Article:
The interior of a room in a house can be recreated in some votive offerings and, above all, in some scenes of the death of saints, especially in the cases of the Virgin and Saint Joseph. As for the votive offerings with the presence of the sick person, a very interesting one is conserved in the Yugo of Arguedas, exceptional for its iconographic content in Navarre. It is a curious painting dated in 1696, that represents the interior of a Madrid house, that of the arguedano Don Esteban de Cegama, accountant of the king, whose wife healed, after invoking the Virgin of the Yoke. The bed with delicate headboard and canopy, the altar on a dais, the bedroom, the paintings of the Soledad and the landscapes, one with the royal portrait of Charles II and the mirror, are an excellent testimony of what the interiors of the Court houses were like at that time.

The transit of the Virgin, protagonist in the door of the Amparo of the Pamplona church and of numerous medieval miniatures, will be developed from the XVI century in a room, with a bed with canopy and, sometimes, with some furniture and other accessories. About the death of St. Joseph, it should be noted that it was a topic that multiplied in the sixteenth century, in parallel with texts by Father Gracián and Mother Ágreda, whose works were widely disseminated. Designs of beds, plates with fruits, glass bottles, varied curtains and some furniture show the uses and customs in the decoration of those environments, as well as the care of the dying. The examples of Vicente Berdusán in the Goñi Zalduendo de Artajona collection (1663) and the Carmen de Tudela (1673) are eloquent. In a popular 17th century canvas of the Conceptionists of Estella, an angel brings to the saint a tray with a refreshment and some biscuits and in another painting of the same century of the Comendadoras de Puente la Reina, Christ embraces his adoptive father and shakes his hand, in an affectionate gesture.

An act of family intimacy and spiritual recollection and at the same time with a certain projection in the street was the viaticum, generally administered at dusk by candlelight. Javier Ciga's spectacular canvas of the Viaticum in the Baztan, signed in 1917, exactly a century ago, is a sample of the mastery of its author in the capture of lights and shadows and, above all, of customs set in that valley. It represents the arrival of the parish priest of Elizondo with the traditional hood and the Eucharist to the house of Askoa to administer the last communion to a sick person in danger of death, accompanied by an altar boy with a curly roquete, lantern and bell in his hands. A group of veiled women, closes the procession. In the vestibule we find kneeling a man with a Spanish cape of brown tones, typical of the farmers, and some women, all with lighted candles.

As Javier Zubiaur has written, this painting is a magnificent example of how the painter uses strong spatial projections that seem to be rehearsed with the wide angle, obtaining a great depth of visual field, as well as a photographic realism in all the details of the scene. The topic of viaticum was widely cultivated in the Counter-Reformation period to exalt the Eucharist and its special role in the life of the saints, from Rubens, Espinosa, Valdés Leal or Goya. Since the middle of the 19th century, it has been a source of inspiration for painters such as Leonardo Alenza or Pérez Villamil and numerous illustrators, such as topic . As is known, Ciga's painting was acquired by the Diputación Foral de Navarra in the same year it was made, for 1,625 pesetas from the bequest of Florencio Ansoleaga. The work has appeared in several exhibitions outside Navarre, in Barcelona (1986) and in the Ages of Man in Aranda de Duero (2014).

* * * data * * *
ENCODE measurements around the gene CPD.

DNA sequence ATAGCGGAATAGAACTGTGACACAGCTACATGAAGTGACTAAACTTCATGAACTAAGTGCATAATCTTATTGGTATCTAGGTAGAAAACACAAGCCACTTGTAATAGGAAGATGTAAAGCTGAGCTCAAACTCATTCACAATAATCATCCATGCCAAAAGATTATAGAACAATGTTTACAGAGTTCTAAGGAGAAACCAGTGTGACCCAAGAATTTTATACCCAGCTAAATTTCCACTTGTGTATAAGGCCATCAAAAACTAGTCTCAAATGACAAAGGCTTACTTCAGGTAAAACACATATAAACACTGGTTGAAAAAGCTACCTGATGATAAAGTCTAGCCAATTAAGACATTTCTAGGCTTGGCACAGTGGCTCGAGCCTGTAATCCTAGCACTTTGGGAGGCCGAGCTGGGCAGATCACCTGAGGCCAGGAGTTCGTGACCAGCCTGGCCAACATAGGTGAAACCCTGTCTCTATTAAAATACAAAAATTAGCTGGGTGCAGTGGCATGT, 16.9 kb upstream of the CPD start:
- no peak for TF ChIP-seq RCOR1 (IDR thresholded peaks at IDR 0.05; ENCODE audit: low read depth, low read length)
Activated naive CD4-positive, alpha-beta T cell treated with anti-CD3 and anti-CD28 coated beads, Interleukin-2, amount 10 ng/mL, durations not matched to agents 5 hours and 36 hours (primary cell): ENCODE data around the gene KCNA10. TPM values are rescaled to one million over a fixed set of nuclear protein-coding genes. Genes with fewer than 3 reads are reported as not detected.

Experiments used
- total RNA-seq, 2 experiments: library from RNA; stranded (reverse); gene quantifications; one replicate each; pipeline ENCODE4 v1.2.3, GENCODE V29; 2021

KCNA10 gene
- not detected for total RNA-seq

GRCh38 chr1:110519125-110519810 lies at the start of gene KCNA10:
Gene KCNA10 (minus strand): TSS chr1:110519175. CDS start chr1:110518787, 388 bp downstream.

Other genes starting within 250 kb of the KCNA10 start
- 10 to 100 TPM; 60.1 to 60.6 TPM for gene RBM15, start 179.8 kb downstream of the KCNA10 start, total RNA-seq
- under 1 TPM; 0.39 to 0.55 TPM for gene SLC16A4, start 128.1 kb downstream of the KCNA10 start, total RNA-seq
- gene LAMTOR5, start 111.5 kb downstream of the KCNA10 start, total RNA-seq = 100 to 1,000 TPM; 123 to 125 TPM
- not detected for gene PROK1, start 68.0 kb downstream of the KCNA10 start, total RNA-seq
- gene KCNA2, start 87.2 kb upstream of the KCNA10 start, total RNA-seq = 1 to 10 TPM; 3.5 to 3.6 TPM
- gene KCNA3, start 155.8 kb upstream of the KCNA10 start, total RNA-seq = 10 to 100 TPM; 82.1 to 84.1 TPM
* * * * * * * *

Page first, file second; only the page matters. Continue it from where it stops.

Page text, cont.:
The relief of the chest of St. Veremundo with the death of the saint before the community (1583), and the representations of the same topic of St. Francis of Assisi in the Romanist relief of Villanueva de Arce, the canvas of the Franciscans of Olite (1778), as well as that of St. Clare of the Poor Clares of Olite, from the 17th century, introduce us to the conventual ceremonial, in this case through visual sources. In relation to these last cases, it is necessary to remember that the Franciscan habit was chosen by many people as a shroud, due to the graces and indulgences granted to it.

It is also worth remembering how in the passage of the holy burial of Christ, in some cases, his body appears wrapped in the shroud, which gives us an idea of how the deceased were shrouded at certain times. The outstanding and naturalistic example, par excellence, belongs to one of the Romanesque capitals of the old cloister of Pamplona, today in the Museum of Navarre, a work from the middle of the 12th century.